Dr. Phil & Robin's Do-It-Yourself Marriage Makeover
Problem 2: Money Miseries
Dr. Phil: Couples just don't know what to expect when it comes to handling
money in a marriage. They don't realize what it takes to set up a household.
They don't realize how expensive it is to have children. And so before long,
racking up debt has become a way of life, and they're so mired down that it can
But the answer is, they've got to come up with a plan that they'll commit
to, and have the emotional integrity to stick with that plan. Look, it's math,
it's not magic. It's not: We need this, we deserve this, we want this. You
either have the money or you don't. I mean, I grew up really poor, and so did
Robin, so we were on a cash basis growing up. It was: You work today, you eat
today. You don't work today, you don't eat today. It's just that simple.
So first, you have to get real about what a fixed expense is. Because
frankly, there aren't many. Food and shelter, that's about it. Cable TV is not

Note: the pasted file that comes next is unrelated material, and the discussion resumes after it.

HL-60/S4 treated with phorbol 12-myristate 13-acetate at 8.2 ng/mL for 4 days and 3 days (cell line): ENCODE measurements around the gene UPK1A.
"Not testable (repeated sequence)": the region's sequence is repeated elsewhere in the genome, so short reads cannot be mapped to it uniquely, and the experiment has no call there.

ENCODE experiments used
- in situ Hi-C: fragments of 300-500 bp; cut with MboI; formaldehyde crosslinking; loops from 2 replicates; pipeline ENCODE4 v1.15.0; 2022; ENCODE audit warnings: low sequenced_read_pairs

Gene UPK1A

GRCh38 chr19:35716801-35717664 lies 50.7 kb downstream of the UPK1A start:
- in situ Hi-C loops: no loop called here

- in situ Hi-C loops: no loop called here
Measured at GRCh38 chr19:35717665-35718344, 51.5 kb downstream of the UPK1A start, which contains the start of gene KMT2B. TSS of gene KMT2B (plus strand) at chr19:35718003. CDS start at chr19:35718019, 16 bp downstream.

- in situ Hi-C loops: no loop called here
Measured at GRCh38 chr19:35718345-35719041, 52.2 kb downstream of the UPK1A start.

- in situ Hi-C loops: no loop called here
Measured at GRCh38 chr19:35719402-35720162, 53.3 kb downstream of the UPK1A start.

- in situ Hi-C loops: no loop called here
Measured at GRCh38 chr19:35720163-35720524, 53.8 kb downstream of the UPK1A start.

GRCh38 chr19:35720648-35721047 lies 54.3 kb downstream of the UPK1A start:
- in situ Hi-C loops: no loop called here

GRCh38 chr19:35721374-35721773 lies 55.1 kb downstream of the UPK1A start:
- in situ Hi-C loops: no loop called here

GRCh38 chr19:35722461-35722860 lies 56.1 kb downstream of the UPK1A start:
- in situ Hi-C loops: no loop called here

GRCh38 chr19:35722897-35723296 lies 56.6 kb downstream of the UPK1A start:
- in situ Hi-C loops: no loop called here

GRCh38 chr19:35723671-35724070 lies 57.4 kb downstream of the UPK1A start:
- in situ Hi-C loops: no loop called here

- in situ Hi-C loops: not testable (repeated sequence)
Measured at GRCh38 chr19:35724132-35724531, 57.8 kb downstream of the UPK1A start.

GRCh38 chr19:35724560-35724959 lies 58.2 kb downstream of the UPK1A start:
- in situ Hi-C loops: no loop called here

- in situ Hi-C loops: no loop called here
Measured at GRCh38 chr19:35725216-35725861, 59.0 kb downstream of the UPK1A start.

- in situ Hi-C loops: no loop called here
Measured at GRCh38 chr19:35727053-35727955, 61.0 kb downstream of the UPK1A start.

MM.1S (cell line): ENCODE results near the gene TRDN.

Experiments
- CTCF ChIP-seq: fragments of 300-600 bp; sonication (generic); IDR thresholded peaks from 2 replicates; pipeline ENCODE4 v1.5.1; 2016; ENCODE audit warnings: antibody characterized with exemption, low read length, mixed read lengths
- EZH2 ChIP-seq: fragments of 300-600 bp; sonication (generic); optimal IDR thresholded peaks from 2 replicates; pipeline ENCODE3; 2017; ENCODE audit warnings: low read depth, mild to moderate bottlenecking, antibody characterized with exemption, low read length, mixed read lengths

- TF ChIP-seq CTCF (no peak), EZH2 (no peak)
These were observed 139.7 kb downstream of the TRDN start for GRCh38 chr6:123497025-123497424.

a fixed expense. Your cell phone is not a fixed expense. Internet access is not
a fixed expense. If you're trying to get out of debt, you have to be willing to
treat everything as expendable.
Then sit down and say, "OK, here's how much we have, and that leaves
discretionary income of X, whether it's $10 a week or $100 a week." If you
say you've got $60 a week to spend on groceries, do not wind up spending $80.
And be in this together: You make the plan together, you negotiate it, you
execute it, and you live by it together. Don't make it about how he has to stop
spending so much or you need more money for your hobbies. Be in it together,
and come up with a realistic plan. And if you can't stick to it, sit down with
your spouse and renegotiate. Don't make it about blame or recrimination. Make
sure you both realize that you're in this together.